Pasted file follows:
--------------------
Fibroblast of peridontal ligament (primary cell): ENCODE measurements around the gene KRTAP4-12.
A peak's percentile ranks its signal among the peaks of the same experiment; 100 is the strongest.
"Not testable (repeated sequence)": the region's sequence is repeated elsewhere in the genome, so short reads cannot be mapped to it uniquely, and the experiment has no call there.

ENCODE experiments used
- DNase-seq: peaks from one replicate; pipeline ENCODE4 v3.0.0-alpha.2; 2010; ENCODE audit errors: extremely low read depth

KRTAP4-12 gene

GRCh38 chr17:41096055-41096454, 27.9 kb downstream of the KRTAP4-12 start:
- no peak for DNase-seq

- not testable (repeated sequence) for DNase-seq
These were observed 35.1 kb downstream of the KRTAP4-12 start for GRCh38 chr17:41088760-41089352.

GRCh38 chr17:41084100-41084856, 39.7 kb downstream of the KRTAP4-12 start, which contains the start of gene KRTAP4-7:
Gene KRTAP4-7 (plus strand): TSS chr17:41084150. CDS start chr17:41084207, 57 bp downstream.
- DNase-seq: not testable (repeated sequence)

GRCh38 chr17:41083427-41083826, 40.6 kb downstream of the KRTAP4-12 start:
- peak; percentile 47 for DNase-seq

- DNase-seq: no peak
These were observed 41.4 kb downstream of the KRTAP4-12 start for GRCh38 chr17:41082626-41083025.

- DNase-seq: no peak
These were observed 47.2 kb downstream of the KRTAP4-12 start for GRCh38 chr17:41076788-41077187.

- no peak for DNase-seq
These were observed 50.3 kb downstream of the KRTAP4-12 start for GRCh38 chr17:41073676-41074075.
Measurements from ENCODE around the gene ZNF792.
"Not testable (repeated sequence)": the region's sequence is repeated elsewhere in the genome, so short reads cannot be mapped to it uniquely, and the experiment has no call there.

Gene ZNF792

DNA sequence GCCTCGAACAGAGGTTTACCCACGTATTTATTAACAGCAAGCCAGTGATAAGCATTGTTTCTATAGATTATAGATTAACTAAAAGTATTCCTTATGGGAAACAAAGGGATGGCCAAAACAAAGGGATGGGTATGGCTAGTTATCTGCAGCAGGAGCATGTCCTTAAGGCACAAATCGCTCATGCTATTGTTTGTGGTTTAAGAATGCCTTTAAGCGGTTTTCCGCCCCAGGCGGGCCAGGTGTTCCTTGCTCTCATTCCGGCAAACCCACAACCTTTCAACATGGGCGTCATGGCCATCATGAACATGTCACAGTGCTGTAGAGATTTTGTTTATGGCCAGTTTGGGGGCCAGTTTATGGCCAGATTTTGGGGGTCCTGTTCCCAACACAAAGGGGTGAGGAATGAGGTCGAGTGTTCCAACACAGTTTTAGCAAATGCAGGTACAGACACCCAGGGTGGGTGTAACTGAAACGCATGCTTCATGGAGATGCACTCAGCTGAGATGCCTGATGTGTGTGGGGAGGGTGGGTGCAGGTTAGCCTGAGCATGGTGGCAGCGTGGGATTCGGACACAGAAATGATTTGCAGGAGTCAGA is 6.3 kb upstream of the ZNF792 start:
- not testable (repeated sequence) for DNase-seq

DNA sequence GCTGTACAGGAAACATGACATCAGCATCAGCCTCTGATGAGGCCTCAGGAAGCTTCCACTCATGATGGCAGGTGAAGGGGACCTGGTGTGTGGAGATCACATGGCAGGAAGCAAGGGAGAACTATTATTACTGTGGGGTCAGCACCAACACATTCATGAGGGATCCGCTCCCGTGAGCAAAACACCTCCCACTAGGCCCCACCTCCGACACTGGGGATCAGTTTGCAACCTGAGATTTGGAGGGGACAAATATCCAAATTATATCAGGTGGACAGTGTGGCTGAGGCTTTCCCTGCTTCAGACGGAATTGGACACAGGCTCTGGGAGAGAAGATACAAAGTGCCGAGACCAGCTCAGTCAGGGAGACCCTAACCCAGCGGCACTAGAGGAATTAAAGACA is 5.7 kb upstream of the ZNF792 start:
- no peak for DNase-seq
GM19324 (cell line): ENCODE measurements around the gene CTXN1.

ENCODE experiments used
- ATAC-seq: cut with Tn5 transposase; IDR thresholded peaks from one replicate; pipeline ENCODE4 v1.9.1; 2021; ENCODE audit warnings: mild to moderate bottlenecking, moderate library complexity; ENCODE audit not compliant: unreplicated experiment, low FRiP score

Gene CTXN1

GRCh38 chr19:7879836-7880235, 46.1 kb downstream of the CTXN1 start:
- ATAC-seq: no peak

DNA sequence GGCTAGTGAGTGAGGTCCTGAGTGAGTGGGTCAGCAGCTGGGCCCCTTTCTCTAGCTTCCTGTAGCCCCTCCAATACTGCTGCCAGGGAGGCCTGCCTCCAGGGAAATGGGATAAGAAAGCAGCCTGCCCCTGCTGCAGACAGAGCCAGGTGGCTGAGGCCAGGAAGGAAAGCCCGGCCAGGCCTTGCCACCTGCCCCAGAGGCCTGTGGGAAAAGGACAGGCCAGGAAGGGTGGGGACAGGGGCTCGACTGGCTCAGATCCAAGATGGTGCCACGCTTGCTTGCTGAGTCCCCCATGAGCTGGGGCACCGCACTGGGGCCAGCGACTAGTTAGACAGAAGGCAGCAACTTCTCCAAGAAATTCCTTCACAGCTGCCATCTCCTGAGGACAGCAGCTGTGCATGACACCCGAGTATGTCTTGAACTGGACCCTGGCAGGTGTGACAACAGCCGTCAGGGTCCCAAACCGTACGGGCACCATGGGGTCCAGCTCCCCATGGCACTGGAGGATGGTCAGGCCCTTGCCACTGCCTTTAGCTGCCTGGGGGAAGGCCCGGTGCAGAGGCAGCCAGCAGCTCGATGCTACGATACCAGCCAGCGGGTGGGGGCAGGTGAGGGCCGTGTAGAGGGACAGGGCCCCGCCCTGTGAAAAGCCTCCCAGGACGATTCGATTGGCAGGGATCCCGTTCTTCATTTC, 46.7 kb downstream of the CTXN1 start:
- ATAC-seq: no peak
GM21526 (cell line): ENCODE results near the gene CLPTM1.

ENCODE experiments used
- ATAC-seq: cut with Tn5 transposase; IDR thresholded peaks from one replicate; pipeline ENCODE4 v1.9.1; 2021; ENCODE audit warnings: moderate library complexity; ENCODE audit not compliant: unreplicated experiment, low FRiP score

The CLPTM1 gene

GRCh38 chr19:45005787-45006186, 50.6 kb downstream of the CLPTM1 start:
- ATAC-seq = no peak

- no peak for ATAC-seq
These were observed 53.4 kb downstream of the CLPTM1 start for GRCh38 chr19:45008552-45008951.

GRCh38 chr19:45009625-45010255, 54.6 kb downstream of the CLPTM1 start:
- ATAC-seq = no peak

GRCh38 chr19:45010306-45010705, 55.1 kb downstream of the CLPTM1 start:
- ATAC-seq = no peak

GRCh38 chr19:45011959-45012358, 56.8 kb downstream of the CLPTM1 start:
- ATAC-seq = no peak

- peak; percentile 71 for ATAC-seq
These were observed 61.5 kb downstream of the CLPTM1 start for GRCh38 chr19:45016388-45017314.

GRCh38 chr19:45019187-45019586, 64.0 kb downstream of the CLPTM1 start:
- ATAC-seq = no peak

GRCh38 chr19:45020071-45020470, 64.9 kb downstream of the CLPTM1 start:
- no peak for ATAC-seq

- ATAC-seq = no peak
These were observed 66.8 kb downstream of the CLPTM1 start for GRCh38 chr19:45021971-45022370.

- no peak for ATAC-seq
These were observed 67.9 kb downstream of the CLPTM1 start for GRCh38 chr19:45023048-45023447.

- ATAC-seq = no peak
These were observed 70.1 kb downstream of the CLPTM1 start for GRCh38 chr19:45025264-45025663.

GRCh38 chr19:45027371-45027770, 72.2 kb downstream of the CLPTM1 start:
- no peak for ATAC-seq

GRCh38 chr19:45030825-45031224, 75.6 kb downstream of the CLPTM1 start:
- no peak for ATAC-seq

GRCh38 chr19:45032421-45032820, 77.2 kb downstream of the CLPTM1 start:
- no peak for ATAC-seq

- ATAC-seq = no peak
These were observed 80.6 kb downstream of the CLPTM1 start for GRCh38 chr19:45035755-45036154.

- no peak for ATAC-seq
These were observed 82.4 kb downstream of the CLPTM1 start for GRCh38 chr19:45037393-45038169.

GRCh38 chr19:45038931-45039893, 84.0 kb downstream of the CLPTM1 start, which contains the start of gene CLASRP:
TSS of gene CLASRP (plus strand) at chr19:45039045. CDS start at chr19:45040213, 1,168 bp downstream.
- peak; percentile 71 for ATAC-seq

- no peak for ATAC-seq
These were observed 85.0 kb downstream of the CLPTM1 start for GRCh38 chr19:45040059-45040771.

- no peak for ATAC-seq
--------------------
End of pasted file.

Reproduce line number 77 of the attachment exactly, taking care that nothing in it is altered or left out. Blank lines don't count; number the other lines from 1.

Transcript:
These were observed 85.0 kb downstream of the CLPTM1 start for GRCh38 chr19:45040059-45040771.